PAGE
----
Now what I was wondering was Daito-Ryu Aiki-Jujutsju one of the first jujutsu styles to emphasize movements that utilize the principle of the joint lock to make uke fall rather than relying on the pain of the technique to make uke submit (diametrically different than all jujutsu/classic judo styles I have seen). Or was that a construct of O-sensei (i.e. did he pick and chose out only the techniques that met that goal, or furthermore did he actually alter the DR AJJ techniques to make them like that).

Bruce Kimpel
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Old 12-06-2003, 11:06 AM   #4
lt-rentaroo
Join Date: Jul 2000
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Howdy,

I understand the difference you are referring to. I've seen, practiced, and taught Aikido's Kotegaeshi in both manners. If the technique doesn't work as well using version 1, then you can switch to version 2 easily. I'm sure other members on this board share the same experience. I'm not certain one way is more specific to Daito-ryu or Aikido than the other.

LOUIS A. SHARPE, JR.
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Old 12-06-2003, 11:17 AM   #5
lt-rentaroo
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Oh, my apologies for not attempting to answer your question. It is a good question though, I'm interested to hear what the older (read: more experienced) members on the board have to say.

LOUIS A. SHARPE, JR.
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Old 12-07-2003, 12:38 AM   #6
indomaresa
Dojo: Aiki Kenkyukai
Location: Indonesia
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Jujutsu? ...and I thought I was practicing aikido kotegaeshi

The regular with-the-joint kotegaeshi isn't very effective for beginners, gives uke a chance to counter.

The road is long...
The path is steep...
So hire a guide to show you the shortcuts
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Old 12-12-2003, 03:43 PM   #7
Eric Joyce
Dojo: Budoshingikan
Location: Gilbert, AZ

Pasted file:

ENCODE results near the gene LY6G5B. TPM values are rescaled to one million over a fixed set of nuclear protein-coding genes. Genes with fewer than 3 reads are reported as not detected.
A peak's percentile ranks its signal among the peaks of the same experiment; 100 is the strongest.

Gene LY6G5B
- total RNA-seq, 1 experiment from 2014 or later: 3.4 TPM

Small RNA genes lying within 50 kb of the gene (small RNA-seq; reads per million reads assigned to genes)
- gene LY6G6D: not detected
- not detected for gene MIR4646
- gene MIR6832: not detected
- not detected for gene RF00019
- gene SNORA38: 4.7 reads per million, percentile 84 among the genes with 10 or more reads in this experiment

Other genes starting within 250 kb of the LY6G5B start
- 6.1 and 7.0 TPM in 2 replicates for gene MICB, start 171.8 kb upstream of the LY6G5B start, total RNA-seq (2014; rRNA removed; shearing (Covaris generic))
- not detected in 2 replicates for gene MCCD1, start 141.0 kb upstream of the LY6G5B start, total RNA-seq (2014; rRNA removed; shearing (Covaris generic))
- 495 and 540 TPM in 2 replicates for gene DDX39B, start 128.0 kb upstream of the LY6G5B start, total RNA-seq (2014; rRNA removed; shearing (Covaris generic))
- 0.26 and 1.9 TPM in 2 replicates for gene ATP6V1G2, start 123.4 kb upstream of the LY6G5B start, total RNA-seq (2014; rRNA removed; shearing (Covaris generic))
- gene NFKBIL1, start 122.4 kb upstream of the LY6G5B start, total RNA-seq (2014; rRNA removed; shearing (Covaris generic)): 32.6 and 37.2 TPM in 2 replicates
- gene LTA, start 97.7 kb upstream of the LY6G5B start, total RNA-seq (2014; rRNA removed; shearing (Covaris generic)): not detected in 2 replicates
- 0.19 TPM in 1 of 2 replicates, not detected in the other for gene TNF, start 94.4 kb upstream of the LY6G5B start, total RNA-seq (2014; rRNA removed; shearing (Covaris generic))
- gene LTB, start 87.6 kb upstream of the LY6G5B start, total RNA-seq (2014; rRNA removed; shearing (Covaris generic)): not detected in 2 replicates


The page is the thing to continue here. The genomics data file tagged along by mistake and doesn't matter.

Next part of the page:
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Quote:
Bruce Kimpel (BKimpel) wrote:
Take for example the difference between kote-gaeshi in Aikido, and the same technique in formal jujutsu arts.

Most Jujutsu styles do a version of kote-geashi with both hands on one, and directly apply the pressure to the joint of the wrist - straight backward. The technique relies completely on pain to subdue uke, and if uke does not respond to the pain the wrist will break.

Bruce,

I would have to disagree with you there. The technique that your are referring to is called Kono Gaeshi. It really doesn't rely on pain to subdue the attacker. The movement of the hips is what makes the technique effective. As you lock up ukes wrist and shuffle forward (or just by simple extension of your arms) can cause uke to drop. Thats how the techniques is really done versus something that relies completely on pain as you described.

Eric Joyce
Otake Han Doshin Ryu Jujutsu
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Old 12-15-2003, 01:28 PM   #8
Ron Tisdale
Dojo: Doshinkan dojo in Roxborough, Pa
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I have seen kote gaeshi taught in both ways in the ikkajo and nikkajo syllibus from the mainline of Daito ryu. As most of my experience is in yoshinkan, I'm more comfortable in saying that both ways of doing throws are taught there. I do know that in some of the police training I've seen in the states, there is a stress on locks that go with the joint, due to the need to reduce injuries and subsequent law suits.

Ron

Ron Tisdale
-----------------------
"The higher a monkey climbs, the more you see of his behind."
St. Bonaventure (ca. 1221-1274)